'60s songwriter/producer Jerry Ross gets Philly's Walk of Fame nod

DAVID MAIALETTI / STAFF PHOTOGRAPHER Hit meister Jerry Ross , today, in his Northeast Philadelphia office, surrounded by his music and the memorabilia of a career that took what was in his head and put it in yours.

WHEN Jerry Ross is inducted into the Philadelphia Music Alliance Walk of Fame on Thursday, he tells me, his mind will be on the stars. Not the stars whose music he has produced over a long career - Jay & the Techniques, Spanky & Our Gang, Jerry Butler, Dee Dee Warwick, the Duprees, the Dreamlovers, the Sapphires - but an astronaut named Jerry Ross (no relation). But more on that later.

The earthbound Jerry was born in Philadelphia, in 1933, in time to be positioned for the musical explosion that would change America and the body of world music. Jerry was part of that change, producing the background music of many peoples' lives.

As a kid, he got into bed with a radio under the covers and listened to the powerful stations that could be heard across America, bobbing his head to the big bands of Benny Goodman, Glenn Miller, Jimmy Dorsey.

He loved music. He wanted to be a disc jockey. He wanted to write songs. He wanted to play a trumpet and be Harry James. He wanted to sing and be Howard Keel. He wanted, he wanted, he wanted.

His parents indulged him with music lessons, but Jerry knew that there were better trumpet players, better singers than he. That's when he told his parents that he wanted to be a songwriter and music producer.

"You might as well be an astronaut," scoffed his father.


Jerry's telling me his story in his jammed offices in a Northeast shopping center. He once shared offices with Kenny Gamble, in Center City, but Jerry hated the commute hassle and took space a few minutes from his home.

The second-floor office is Jerry's music womb. The walls are lined with pictures from his heyday, awards, gold records, family pictures, posters. His desk is a cluttered arc of notepads, papers and tons of discs and cassettes. There's a keyboard alongside his desk and a treadmill behind it.

This is the end of Jerry's career, which began with his military service. He was assigned to Armed Forces Radio, where he learned everything about broadcasting - from news to sports to music.

When he mustered out, he used the GI Bill to enroll in Temple University. A teacher got him an audition with broadcast pioneer and icon Jack Steck, at WFIL-TV (now, WPVI), then located at 46th & Market.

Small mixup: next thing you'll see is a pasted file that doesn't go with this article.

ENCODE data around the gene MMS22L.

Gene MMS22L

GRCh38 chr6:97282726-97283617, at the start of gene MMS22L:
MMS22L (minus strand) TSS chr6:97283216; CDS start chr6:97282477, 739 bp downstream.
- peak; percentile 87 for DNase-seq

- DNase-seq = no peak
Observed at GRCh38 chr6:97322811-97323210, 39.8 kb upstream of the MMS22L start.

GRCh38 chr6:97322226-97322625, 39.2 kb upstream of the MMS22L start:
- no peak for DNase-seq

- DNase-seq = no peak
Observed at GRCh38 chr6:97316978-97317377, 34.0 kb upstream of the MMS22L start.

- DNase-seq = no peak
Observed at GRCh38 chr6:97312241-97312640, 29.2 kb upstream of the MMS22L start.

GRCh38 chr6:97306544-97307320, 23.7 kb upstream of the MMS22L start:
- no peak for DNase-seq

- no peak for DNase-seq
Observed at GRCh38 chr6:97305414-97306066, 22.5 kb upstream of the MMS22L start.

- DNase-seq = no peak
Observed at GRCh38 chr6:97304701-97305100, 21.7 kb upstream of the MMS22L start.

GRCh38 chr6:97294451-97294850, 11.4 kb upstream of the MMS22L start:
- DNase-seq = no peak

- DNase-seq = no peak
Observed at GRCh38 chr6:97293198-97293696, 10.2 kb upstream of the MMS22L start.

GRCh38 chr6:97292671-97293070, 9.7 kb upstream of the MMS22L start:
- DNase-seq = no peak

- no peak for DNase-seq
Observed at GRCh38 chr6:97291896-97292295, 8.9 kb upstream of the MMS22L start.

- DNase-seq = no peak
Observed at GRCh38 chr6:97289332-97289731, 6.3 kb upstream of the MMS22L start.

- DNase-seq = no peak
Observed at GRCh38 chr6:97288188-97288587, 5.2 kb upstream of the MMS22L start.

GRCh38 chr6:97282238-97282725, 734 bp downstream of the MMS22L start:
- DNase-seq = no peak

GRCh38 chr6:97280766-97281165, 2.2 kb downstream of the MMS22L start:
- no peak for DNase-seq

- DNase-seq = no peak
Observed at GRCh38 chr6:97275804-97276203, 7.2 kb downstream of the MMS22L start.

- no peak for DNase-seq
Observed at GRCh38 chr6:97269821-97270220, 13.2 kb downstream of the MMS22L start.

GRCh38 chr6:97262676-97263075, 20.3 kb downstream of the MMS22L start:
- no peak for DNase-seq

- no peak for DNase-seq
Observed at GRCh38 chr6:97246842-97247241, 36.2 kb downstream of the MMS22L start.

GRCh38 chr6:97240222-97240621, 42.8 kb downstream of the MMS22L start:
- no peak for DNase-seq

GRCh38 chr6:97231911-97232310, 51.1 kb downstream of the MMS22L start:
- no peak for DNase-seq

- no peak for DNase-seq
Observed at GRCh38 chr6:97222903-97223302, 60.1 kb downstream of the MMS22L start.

His audition went like this: "The red light came on, they handed me a Daily News" and told him to improvise a commercial. He got the job and quit Temple to work full time.

At that moment in time something happened that was to change Jerry's life, or at least direct it onto a new path. Bob Horn, the host of WFIL's "Bandstand," was fired, and a guy named Dick Clark, then host of WFIL radio's "Caravan of Music," was shifted to TV for what would become "American Bandstand."

Jerry got to host "Caravan" three times a week. The rest of the time, more importantly, he was Clark's booth announcer. That positioned him to meet everyone in American pop music, creating a contact list that would be invaluable later.

At "American Bandstand," "I learned everything that goes on in the music business," he says, and he will be inducted into the Walk of Fame as a songwriter, record-label owner and producer. I understand the first two, but what does a producer actually do?

It's like being a film director, but more, Jerry explains, leaning back in his swivel chair, a Polo cap on a head that is snowy white.

In the recording industry, the producer is a "music architect," making all decisions from writing or buying the song, finding the right artist, hiring the crew "and telling them what I was looking for in a sound." That's the creative part, followed by the business part - promoting the music, getting it distributed, into the stores and on the radio.

The first artist Jerry signed was Kenny Gamble, then a 17-year-old with a smooth voice. The relationship blossomed into the partnership of Gamble and Ross, before there was a Gamble and Huff. They wrote the Supremes' smash, "I'm Gonna Make You Love Me," with Leon Huff.

Jerry then went out on his own, seeking new artists and new sounds. He frequently was pointed to new bands by local DJs.

"He was one of the first producers and writers and promoters who understood rhythm and blues and black music, which was very unusual at that time," says Jerry Blavat, who will emcee Thursday's ceremony.

Not content to be local, Ross nosed around Europe looking for talent and discovered Holland's the Shocking Blue, whose "Venus" went to No. 1 in 1970. "They didn't even grunt in English," Jerry chuckles. The band sang "Venus" phonetically, and Jerry used his "American Bandstand" contacts to get them national bookings.

"Venus" wasn't his biggest hit. As a songwriter, it was "I'm Gonna Make You Love Me." As a producer, it was Bobby Hebb's "Sunny," which boasts 560 cover versions. It is No. 25 on BMI's top songs of the 20th century.

As he moved up in the recording industry, his titles eventually included A&R (artists & repertoire) director for Mercury Records, and Motown vice president for new talent.

"That's what I'm about," says Jerry, "developing new talent."

What also gives him satisfaction is that BMI - which represents artists' performance rights - says that every five minutes, some music from the Jerry Ross Songbook is being played somewhere. "That's a reward," Jerry says modestly, "when someone appreciates your body of work."

As he stands there Thursday listening to his introduction, Jerry will be thinking, "It took Jerry Ross the astronaut three days to get to the moon, it took me 50 years to get here. But here I am."

The kid who wanted, succeeded.


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